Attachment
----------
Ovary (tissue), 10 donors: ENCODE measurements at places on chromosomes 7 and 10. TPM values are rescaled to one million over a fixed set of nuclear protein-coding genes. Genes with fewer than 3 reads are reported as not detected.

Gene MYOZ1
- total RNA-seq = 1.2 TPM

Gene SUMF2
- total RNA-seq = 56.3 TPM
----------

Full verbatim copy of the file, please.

Ovary (tissue), 10 donors: ENCODE measurements at places on chromosomes 7 and 10. TPM values are rescaled to one million over a fixed set of nuclear protein-coding genes. Genes with fewer than 3 reads are reported as not detected.

Gene MYOZ1
- total RNA-seq = 1.2 TPM

Gene SUMF2
- total RNA-seq = 56.3 TPM